Brigadier H S Kler, on 4 November 1971, conceptualised a plan — ‘12 Days to Dacca’ — which was war-gamed and approved by Lt Gen Jagjit Singh Arora, General Officer Commanding-in-Chief (GOC-in-C) Eastern Command, on 12 November. In execution, Brig Kler proved the plan to a fault and along with his General Officer Commanding, Major General Gandharv Nagra was the first to enter Dacca on 16 December.

Also Read: Govt and military owe India an authentic history of the 1971 Bangladesh War. Rest is mythology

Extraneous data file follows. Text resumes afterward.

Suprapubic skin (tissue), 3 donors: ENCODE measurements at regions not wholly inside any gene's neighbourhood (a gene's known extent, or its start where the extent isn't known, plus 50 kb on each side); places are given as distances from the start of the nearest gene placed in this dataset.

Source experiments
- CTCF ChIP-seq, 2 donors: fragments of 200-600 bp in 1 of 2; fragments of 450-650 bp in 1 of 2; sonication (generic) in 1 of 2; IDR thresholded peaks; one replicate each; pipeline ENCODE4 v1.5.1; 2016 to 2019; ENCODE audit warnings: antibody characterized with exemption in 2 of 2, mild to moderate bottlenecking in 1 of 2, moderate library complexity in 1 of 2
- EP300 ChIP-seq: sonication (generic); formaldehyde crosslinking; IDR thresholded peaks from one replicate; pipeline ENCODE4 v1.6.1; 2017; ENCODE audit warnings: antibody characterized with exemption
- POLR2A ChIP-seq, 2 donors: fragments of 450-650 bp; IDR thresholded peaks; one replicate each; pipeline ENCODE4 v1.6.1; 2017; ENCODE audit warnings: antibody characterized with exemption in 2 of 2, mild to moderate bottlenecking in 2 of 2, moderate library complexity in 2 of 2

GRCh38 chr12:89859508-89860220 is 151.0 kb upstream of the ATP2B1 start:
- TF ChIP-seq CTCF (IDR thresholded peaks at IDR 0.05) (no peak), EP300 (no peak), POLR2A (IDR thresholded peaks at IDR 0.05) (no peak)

‘12 Days to Dacca’ plan

95 Mountain Brigade, as part of the 8 Mountain Division, was engaged in counter-insurgency operations in Nagaland and only arrived in the northern sector at the end of October. The initial task given to the 95 Mountain Brigade was to capture Mymensingh as part of the ‘capture maximum territory’ plan, but Kler had other ideas.

Brigadier Kler had already made his mark as a brilliant and visionary professional in the 1965 India-Pakistan War as General Staff Officer 1 of 19 Infantry Division when he planned and coordinated the defeat of Pakistan’s infiltration columns, the capture of Haji Pir Pass and link up with 93 Infantry Brigade at Punch. He was awarded the Ati Vishisht Seva Medal, a rare honour for a Lt Col. In March 1969, as 95 Mountain Brigade commander, he organised the manhunt and forced the surrender of self-styled Naga General, Mowu Angami, along with 165 insurgents.